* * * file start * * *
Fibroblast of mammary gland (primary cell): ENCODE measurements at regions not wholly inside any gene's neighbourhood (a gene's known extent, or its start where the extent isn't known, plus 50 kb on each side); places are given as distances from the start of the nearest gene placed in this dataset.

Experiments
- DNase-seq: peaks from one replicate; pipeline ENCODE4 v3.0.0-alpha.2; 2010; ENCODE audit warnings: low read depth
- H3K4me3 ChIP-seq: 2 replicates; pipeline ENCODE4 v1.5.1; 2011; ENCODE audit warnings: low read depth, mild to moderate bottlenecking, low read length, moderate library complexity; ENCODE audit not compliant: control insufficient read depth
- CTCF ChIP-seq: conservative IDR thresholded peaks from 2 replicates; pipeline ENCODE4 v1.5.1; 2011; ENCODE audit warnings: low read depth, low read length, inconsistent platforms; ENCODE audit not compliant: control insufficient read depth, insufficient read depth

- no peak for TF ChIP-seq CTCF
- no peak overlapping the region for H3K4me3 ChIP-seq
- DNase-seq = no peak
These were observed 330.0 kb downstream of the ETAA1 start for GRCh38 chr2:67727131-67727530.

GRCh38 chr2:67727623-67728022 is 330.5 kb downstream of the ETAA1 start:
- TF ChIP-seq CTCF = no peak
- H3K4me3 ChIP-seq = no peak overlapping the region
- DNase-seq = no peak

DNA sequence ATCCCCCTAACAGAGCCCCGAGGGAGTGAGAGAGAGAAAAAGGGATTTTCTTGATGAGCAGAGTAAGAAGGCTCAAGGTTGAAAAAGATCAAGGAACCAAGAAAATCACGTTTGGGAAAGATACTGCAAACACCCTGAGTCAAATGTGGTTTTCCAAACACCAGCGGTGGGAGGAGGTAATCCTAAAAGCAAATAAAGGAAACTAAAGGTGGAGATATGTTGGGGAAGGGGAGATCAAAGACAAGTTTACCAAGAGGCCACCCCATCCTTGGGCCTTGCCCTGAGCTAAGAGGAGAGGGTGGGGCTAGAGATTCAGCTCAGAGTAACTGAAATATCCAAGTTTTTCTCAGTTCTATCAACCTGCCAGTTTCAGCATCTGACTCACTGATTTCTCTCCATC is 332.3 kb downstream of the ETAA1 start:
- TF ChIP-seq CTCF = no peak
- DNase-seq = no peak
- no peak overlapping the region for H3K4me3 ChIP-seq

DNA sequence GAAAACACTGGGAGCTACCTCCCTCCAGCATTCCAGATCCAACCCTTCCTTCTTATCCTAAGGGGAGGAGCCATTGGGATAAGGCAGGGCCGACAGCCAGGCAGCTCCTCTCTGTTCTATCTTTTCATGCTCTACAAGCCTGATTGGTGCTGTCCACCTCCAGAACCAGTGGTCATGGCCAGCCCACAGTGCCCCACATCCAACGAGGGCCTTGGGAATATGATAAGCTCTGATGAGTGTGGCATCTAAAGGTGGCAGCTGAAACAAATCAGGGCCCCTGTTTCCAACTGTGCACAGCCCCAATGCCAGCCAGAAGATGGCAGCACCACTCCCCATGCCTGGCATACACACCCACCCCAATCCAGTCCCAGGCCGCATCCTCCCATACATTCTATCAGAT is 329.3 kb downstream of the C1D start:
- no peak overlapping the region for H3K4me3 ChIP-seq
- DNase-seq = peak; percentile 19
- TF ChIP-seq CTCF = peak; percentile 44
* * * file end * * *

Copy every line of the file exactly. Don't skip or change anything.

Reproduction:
Fibroblast of mammary gland (primary cell): ENCODE measurements at regions not wholly inside any gene's neighbourhood (a gene's known extent, or its start where the extent isn't known, plus 50 kb on each side); places are given as distances from the start of the nearest gene placed in this dataset.

Experiments
- DNase-seq: peaks from one replicate; pipeline ENCODE4 v3.0.0-alpha.2; 2010; ENCODE audit warnings: low read depth
- H3K4me3 ChIP-seq: 2 replicates; pipeline ENCODE4 v1.5.1; 2011; ENCODE audit warnings: low read depth, mild to moderate bottlenecking, low read length, moderate library complexity; ENCODE audit not compliant: control insufficient read depth
- CTCF ChIP-seq: conservative IDR thresholded peaks from 2 replicates; pipeline ENCODE4 v1.5.1; 2011; ENCODE audit warnings: low read depth, low read length, inconsistent platforms; ENCODE audit not compliant: control insufficient read depth, insufficient read depth

- no peak for TF ChIP-seq CTCF
- no peak overlapping the region for H3K4me3 ChIP-seq
- DNase-seq = no peak
These were observed 330.0 kb downstream of the ETAA1 start for GRCh38 chr2:67727131-67727530.

GRCh38 chr2:67727623-67728022 is 330.5 kb downstream of the ETAA1 start:
- TF ChIP-seq CTCF = no peak
- H3K4me3 ChIP-seq = no peak overlapping the region
- DNase-seq = no peak

DNA sequence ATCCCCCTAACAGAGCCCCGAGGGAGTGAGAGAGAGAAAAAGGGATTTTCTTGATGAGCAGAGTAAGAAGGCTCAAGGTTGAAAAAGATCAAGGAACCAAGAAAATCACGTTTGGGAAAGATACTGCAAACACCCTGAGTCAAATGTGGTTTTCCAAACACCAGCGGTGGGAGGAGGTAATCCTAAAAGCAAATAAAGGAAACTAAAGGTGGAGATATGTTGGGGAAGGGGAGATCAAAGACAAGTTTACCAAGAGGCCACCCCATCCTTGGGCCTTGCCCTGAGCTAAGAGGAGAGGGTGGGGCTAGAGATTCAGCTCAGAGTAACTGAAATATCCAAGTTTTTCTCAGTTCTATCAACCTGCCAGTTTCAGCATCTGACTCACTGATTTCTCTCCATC is 332.3 kb downstream of the ETAA1 start:
- TF ChIP-seq CTCF = no peak
- DNase-seq = no peak
- no peak overlapping the region for H3K4me3 ChIP-seq

DNA sequence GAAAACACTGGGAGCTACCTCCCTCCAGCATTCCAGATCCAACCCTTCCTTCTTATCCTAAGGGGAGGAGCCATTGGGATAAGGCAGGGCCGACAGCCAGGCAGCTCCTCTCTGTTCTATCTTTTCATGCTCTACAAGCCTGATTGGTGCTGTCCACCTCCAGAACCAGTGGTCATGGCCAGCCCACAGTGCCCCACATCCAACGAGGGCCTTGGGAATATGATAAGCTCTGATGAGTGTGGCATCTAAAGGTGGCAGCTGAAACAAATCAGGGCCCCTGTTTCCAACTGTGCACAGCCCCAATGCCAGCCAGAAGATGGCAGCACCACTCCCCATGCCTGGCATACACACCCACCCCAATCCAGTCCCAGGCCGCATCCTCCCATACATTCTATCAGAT is 329.3 kb downstream of the C1D start:
- no peak overlapping the region for H3K4me3 ChIP-seq
- DNase-seq = peak; percentile 19
- TF ChIP-seq CTCF = peak; percentile 44